you have to be highly ranked by a majority of voters, and you also
have to appeal to a bunch of voters strongly enough to get their
first-place votes," he says. "So, you have to distinguish yourself
from the other candidates but also build coalitions."
Chaos in the polling place
Whatever its potential benefits, instant-runoff
voting is prone to one of voting theory's most bewildering
paradoxes. If a candidate is in the lead during an election season,
making a great speech that attracts even more supporters to his
cause shouldn't make him lose. But in the instant-runoff system, it
can. Suppose, for example, that 35 percent of voters prefer A first,
B second, and C third; 33 percent prefer B first, C second, and A
third; and 32 percent prefer C first, A second, and B third. In an
instant runoff, C will be eliminated, leaving A and B to face each
other. A scoops up C's first- place votes, winning a resounding 67
percent to 33 percent victory over B. But suppose A makes such an
inspiring speech that some voters who liked B best move A into first
place, so now 37 percent rank the candidates as A-B-C, 31 percent as
B-C-A, and 32 percent as C-A-B. Now, A faces C in the runoff, not B.
The votes that ranked B first become votes for C, and C beats A, 63
percent to 37 percent.
In an article to be published early next
year in the Journal of Economic Theory, Saari has catalogued
scenarios that give rise to this type of paradox. It can occur in
any voting procedure with more than one round, he has found, but
never in one-round procedures.
Saari's result draws on a seemingly
unrelated field of mathematics: chaos theory, which studies physical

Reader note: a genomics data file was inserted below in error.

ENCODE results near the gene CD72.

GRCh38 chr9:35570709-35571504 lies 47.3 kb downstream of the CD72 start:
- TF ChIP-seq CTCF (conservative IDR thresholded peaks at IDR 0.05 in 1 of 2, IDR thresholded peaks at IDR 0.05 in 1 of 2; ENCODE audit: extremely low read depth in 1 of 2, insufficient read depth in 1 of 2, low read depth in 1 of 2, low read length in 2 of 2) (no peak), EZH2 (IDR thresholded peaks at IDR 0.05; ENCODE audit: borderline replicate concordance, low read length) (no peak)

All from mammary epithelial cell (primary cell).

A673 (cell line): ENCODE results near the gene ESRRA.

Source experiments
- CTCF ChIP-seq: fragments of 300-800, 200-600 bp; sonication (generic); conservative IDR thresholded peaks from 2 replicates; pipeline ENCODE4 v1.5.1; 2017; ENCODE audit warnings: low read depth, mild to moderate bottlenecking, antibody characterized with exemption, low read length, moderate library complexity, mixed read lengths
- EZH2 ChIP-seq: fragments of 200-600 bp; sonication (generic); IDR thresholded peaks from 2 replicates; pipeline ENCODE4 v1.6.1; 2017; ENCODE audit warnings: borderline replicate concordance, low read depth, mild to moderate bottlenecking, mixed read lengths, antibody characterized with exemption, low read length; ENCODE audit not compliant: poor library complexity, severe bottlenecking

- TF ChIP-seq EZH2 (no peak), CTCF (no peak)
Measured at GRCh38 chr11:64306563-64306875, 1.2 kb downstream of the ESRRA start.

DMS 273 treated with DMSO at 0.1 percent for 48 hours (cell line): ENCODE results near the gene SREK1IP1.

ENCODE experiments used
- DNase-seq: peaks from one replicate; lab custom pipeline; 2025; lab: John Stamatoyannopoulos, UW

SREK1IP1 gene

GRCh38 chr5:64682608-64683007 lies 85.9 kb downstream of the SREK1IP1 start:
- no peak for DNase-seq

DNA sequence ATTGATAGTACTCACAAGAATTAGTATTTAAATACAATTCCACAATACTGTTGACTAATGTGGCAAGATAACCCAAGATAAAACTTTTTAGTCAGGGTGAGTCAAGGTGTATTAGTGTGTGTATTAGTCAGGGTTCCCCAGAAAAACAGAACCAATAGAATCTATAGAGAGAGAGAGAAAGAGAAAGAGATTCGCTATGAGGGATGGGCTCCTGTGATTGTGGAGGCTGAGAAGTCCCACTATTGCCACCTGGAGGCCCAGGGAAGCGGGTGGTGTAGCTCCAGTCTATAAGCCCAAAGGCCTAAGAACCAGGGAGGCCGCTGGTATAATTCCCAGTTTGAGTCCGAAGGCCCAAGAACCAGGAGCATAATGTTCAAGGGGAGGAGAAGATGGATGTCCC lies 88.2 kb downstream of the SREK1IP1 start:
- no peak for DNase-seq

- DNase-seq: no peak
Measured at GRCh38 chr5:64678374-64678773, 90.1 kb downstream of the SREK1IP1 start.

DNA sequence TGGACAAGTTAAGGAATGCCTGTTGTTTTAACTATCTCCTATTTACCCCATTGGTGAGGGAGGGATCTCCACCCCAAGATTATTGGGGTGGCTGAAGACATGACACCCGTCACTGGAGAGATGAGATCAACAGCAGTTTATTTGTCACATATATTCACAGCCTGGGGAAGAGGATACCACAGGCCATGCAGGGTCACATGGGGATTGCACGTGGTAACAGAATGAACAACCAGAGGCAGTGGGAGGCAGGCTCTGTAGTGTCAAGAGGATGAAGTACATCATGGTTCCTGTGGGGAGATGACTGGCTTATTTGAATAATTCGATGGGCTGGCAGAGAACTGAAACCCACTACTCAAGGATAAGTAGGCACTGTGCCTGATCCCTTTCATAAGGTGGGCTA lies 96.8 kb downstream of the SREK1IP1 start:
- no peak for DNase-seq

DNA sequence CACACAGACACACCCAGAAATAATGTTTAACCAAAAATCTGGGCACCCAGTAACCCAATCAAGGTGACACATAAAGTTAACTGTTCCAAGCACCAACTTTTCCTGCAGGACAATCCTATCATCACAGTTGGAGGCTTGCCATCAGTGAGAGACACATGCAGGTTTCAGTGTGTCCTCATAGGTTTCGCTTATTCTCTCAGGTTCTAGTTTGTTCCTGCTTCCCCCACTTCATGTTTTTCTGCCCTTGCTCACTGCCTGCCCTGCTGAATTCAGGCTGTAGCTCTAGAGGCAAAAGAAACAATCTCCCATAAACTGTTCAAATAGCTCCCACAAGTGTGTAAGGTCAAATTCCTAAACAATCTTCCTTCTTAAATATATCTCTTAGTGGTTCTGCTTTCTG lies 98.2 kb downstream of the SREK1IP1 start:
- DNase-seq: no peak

systems, such as the weather, in which tiny changes in the starting
conditions can have drastic repercussions. Chaos researchers look
for points at which the systems' parameters stabilize momentarily
and then change direction, since only near those points can a small
change produce dramatic effects. Saari realized that in voting
theory, only when an election is nearly tied does a small change in
voter preferences swing the election in a new direction. By looking
at arrangements of ties, Saari has classified the possible
paradoxical outcomes for a wide range of procedures.
that the way to identify the best voting procedure is to consider
which scenarios should result in ties. If three voters have what
researchers call cyclic preferencesˇone prefers A-B-C, one B-C- A,
one C-A-Bˇthere should be a tie, he says. Likewise, if two voters
have exactly opposite preferencesˇone prefers A-B-C, say, and the
other, C-B-Aˇtheir votes should cancel. The only common voting
procedure that would give a tie to both of these cases is the Borda
count, which gives two points to a voter's top choice and one point
to his second choice in a three-candidate election.
instant runoff, the Borda count gives weight to a voter's entire
preference ranking. If the Borda count had been used, second- place
votes would probably have tipped the 2000 race in Gore's favor,
Saari and Brams say. And in France, it's highly unlikely that le Pen
would have come in second, Saari says.
Saari has shown that the
Borda count is much less prone to the kinds of paradoxes that Arrow
studied than most other systems are. Using ideas from chaos theory,
Saari has found, for instance, that plurality voting in a
six-candidate election gives rise to 1050 times as many paradoxical
situations as the Borda count does.
Approve or disapprove
the researchers are fans of the Borda count, however. Brams objects
that it forces voters to rank all the candidates, even when there
are some about whom they have no strong opinion, potentially leading
to outcomes that don't really reflect voter preferences.
prefers approval voting, in which people vote for as many candidates
as they like. Approval voting, Brams says, gives voters more
sovereignty by enabling them to express the intensity of their
preferences: a voter who strongly favors one candidate can vote for
just that candidate, while a voter who can't stand one candidate can
vote for everyone else. A voter with more-moderate views can vote
for any number of candidates between these two extremes.
to predict the outcome of an approval vote since voters' choices